Bees

One of the first jobs of the year is to bring our bees back from the heather. We bring the honey harvest back in September, but at that point, the Hive is packed with old bees and their honey/winter stores. Come March, hives contain fewer bees and less honey.

A hive on the quarry floor, secured for transport.
1. A hive on the quarry floor, secured for transport. The hive is sat on its roof to inspect for bee tightness. A leaky hive, with clouds of following bees, is not good practice!
Moving the bees from the moor
2. Moving the bees from the moor and the heather where they’ve spent the winter.
Rolling home
3. Rolling home. The weather was unusually friendly that day! Talking of friendly…. we try to make our beekeeping as eco-friendly as possible, using human power where-ever possible.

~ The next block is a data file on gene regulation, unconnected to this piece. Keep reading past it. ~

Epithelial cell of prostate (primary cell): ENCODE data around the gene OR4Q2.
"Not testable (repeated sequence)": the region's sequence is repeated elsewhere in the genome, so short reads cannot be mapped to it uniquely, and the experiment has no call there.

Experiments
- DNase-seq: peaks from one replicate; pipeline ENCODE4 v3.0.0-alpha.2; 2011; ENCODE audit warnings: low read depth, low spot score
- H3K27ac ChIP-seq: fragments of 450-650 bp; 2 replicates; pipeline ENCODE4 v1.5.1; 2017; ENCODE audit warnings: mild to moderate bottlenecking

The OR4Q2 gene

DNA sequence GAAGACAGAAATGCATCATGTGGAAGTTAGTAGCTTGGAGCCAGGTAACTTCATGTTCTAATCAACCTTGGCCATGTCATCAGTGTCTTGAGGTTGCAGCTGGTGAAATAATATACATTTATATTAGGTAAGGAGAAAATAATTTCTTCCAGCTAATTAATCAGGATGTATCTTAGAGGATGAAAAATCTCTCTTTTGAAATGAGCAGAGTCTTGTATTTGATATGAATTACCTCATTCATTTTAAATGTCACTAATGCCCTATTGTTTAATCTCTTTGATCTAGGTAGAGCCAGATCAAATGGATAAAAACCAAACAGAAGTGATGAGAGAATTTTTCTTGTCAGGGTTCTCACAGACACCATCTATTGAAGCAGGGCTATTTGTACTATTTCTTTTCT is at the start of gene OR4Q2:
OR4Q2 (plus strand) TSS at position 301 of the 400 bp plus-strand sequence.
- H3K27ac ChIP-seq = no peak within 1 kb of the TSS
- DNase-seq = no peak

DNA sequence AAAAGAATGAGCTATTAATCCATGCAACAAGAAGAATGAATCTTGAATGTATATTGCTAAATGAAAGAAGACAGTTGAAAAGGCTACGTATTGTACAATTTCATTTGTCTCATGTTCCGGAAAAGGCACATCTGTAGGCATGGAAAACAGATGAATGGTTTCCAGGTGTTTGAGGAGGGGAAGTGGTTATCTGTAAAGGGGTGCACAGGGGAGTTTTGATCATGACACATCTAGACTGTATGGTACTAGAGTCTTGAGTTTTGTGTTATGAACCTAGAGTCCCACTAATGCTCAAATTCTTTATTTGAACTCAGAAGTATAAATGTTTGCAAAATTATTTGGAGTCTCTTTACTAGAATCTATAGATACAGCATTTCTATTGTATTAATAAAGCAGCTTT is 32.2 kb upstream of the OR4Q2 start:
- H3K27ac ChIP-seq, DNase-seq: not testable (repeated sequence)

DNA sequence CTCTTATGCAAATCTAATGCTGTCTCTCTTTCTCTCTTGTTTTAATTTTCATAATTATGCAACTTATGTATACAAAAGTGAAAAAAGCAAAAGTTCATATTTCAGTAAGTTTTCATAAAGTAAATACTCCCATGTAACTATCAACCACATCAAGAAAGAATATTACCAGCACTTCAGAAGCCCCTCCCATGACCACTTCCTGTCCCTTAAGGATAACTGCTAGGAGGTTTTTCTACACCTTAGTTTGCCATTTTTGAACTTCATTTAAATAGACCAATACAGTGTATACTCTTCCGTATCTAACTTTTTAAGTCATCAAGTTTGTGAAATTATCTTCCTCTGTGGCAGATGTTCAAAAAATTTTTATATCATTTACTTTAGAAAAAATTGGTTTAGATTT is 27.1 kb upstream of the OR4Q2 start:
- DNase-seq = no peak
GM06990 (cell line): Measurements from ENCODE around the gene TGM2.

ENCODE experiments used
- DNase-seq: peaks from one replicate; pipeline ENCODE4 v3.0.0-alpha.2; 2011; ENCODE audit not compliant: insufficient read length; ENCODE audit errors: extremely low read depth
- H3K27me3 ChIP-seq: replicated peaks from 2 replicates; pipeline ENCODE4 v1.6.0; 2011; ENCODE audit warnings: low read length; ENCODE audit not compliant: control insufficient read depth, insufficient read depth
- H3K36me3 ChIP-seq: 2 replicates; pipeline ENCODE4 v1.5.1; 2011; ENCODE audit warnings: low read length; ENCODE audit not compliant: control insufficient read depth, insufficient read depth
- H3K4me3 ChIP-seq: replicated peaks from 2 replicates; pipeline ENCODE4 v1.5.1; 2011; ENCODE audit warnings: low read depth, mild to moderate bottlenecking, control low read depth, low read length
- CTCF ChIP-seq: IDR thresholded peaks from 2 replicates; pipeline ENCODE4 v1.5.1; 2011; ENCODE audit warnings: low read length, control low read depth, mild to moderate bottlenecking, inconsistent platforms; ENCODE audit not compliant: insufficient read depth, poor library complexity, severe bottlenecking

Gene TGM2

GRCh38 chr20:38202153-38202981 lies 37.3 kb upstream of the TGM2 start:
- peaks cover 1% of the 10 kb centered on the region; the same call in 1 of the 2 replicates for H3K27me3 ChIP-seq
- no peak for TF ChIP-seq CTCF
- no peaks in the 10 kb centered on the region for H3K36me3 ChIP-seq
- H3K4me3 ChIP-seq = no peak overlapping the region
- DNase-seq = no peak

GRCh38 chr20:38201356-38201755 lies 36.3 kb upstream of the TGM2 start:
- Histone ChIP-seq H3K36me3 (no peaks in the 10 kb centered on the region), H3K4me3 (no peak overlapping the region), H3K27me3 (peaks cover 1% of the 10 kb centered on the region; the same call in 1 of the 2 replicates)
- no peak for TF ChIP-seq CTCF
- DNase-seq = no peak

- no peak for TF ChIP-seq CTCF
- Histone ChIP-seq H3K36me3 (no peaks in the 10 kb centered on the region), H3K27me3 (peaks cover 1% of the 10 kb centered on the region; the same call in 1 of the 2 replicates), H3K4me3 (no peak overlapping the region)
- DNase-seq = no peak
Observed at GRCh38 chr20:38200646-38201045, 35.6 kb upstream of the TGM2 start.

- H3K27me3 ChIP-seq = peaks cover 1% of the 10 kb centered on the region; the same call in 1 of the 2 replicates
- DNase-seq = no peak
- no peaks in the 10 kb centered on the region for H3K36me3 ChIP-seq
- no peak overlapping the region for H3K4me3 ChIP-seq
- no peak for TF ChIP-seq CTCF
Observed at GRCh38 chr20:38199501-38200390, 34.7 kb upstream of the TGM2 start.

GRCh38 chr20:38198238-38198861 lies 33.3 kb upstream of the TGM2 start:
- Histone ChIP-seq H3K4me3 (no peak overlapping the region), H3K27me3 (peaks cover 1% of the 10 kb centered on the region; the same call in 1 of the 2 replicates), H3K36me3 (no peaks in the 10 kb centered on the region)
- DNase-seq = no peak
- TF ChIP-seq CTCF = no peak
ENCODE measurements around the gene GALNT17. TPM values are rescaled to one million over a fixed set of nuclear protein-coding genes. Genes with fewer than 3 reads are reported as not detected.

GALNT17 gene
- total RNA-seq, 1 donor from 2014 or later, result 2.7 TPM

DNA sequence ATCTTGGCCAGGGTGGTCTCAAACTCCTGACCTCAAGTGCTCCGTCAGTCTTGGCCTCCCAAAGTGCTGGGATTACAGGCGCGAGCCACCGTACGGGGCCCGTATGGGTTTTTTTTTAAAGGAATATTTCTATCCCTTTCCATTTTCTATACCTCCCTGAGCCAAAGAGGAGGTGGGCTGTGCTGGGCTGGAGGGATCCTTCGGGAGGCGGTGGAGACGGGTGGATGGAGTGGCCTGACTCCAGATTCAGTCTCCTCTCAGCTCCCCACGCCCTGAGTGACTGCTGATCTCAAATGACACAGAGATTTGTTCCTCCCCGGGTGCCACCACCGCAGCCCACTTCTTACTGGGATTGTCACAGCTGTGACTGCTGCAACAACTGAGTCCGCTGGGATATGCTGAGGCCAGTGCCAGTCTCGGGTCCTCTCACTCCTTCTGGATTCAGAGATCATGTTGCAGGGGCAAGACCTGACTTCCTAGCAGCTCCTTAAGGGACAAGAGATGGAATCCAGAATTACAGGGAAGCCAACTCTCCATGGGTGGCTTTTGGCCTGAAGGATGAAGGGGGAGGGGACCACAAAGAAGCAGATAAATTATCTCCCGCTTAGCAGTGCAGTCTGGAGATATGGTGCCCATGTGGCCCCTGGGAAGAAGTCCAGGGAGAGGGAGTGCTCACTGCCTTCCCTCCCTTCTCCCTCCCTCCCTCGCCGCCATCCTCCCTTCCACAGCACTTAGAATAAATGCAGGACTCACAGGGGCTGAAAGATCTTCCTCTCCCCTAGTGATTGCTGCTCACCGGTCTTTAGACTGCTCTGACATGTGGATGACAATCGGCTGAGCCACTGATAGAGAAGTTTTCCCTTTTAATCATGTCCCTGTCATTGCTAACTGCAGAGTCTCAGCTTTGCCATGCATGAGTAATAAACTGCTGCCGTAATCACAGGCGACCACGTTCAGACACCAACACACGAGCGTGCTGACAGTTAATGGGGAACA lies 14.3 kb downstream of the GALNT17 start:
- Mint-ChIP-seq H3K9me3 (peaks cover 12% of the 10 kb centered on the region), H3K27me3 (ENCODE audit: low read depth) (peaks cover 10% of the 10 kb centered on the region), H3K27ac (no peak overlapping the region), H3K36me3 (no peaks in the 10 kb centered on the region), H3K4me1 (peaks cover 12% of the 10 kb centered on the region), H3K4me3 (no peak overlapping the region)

After spending the winter on the moors feasting on heather, our bees come back to the Farm in the spring where they remain until late July. In a good year, the first honey crop may be as early as June. Honey used to be plentiful, with each hive producing 100lbs a year! Unfortunately, the honey bee population has massively declined in recent years, by as much as 50%. This is mostly from diseases spread as a result of mites and other parasites, as well as the spraying of crops with pesticides.

In Spring the bees are extremely busy, bringing in pollen in many different colours. The yellow load shown in the photo is probably willow pollen, although dandelion looks very similar!

Bees from the Farm bringing in pollen.
Bees from the Farm bringing in pollen.